Finally, another proof of Russia’s commitment to the mutual assured destruction concept and its desire to prevent a general military imbalance with the United States and NATO is the growing importance of nuclear weapons in its military doctrine after the collapse of the Soviet Union. This is borne out by Russia’s rejection of the Soviet principle of non-first use of nuclear weapons (Russia’s current nuclear doctrine allows the use of nuclear weapons in response to a non-nuclear attack “if the very existence of the state is threatened”) and by the increasingly growing role of tactical nuclear weapons, which are viewed as a way to make up for NATO’s superiority in non-nuclear capabilities. This is why Moscow strongly opposes Washington’s attempts to expand arms control, limitations and restricting rules to tactical nuclear weapons.

The main reason for Russia’s commitment to strategic nuclear parity and mutual assured destruction is purely political. After the collapse of the USSR these were the only areas where Moscow matched the United States and by far exceeded all other centers of power, including China, and therefore they became the most important indicators of Russia’s status as a great power. References to the special responsibility of Russia and the United States, as countries with more than 90 percent of the world’s nuclear arsenals, for global security is one of Moscow’s favorite topics in foreign policy rhetoric.

Russia’s perception of nuclear superpower status as almost the main framework of its great powerness has determined its attitude to arms control. Moscow considered it not only as a mechanism to reduce the threat of nuclear war and limit the arms race, but also as an important way to emphasize and institutionalize its status as a unique partner of the United States in managing strategic stability, as a power entrusted with the great mission of ensuring peace and security on the planet.

This was clearly evident, firstly, in Russia’s desire to continue the U.S.-Russia arms control process uninterrupted and to avoid gaps in the operation of treaties like START-1 despite U.S. regular attempts to bring this process to an end. In fact, after Washington’s unilateral withdrawal from the ABM Treaty and premature termination of START-2, Moscow exerted considerable efforts to convince the Bush administration, which claimed that arms control had become irrelevant, to prevent its complete collapse. The result was the Strategic Offensive Reductions Treaty. It did not seem to be as profound as START-1 and START-2, but still it was a legally binding instrument that preserved the format of bilateral cooperation between Russia and the United States in the field of arms control. Moscow is making similar efforts today in a bid to persuade the Trump administration to extend START-3.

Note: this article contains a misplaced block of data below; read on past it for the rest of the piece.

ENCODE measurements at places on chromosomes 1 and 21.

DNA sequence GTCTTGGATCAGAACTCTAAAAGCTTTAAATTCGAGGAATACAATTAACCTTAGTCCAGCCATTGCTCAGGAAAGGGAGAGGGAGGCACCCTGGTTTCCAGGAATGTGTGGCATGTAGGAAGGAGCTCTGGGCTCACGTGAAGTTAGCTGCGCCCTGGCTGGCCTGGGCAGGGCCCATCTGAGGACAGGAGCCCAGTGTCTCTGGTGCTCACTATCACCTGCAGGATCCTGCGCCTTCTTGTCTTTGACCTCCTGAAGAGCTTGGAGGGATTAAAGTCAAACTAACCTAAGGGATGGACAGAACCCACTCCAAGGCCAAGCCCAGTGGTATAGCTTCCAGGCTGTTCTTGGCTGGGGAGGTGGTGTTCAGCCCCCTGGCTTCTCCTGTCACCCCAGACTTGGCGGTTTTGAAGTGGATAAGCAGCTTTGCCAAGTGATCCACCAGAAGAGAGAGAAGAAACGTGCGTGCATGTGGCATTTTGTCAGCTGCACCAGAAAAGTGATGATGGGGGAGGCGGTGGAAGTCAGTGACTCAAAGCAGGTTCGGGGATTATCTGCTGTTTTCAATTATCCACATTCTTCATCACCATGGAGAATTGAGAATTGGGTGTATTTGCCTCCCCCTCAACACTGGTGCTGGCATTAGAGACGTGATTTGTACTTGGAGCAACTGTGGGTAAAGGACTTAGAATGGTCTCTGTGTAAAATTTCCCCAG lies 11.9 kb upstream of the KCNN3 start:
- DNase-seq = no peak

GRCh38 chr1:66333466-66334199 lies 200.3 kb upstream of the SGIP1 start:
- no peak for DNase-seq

Secondly, the ceremonial signing of “big” treaties with Americans was often viewed as recognition of Russia’s president personally as a world leader—some sort of international legitimization. In many ways, it was the status that prompted Moscow to sign START-2 with the United States even before START-1 entered into force. Boris Yeltsin did not want to look less important as a world leader than Mikhail Gorbachev who had signed START-1.

Thirdly, Moscow is very sensitive to the Trump administration’s calls to include China in arms control negotiations as this will cause Russia to lose its status as an exclusive U.S. partner on strategic stability issues. The reason for the negative attitude towards this idea is not only that it can hardly be implemented because of Beijing’s unwillingness to play along until Moscow and Washington cut their nuclear arsenals to its level, and not only because it generally looks like an attempt to find justification for the non-renewal of the bilateral Russian-American START-3 treaty for a new term. Bringing China into this process will eliminate the last area of global politics where Moscow is obviously more important and influential than Beijing is. That is why Russia continues to encourage the Trump administration to extend START-3 until 2026 and use this time to develop new or correct previous approaches to maintaining strategic stability.

The world has been changing so dramatically lately that even the Russian approach to strategic stability, characteristic of the period after the collapse of the USSR, and its understanding adopted in 1990 are rapidly becoming obsolete.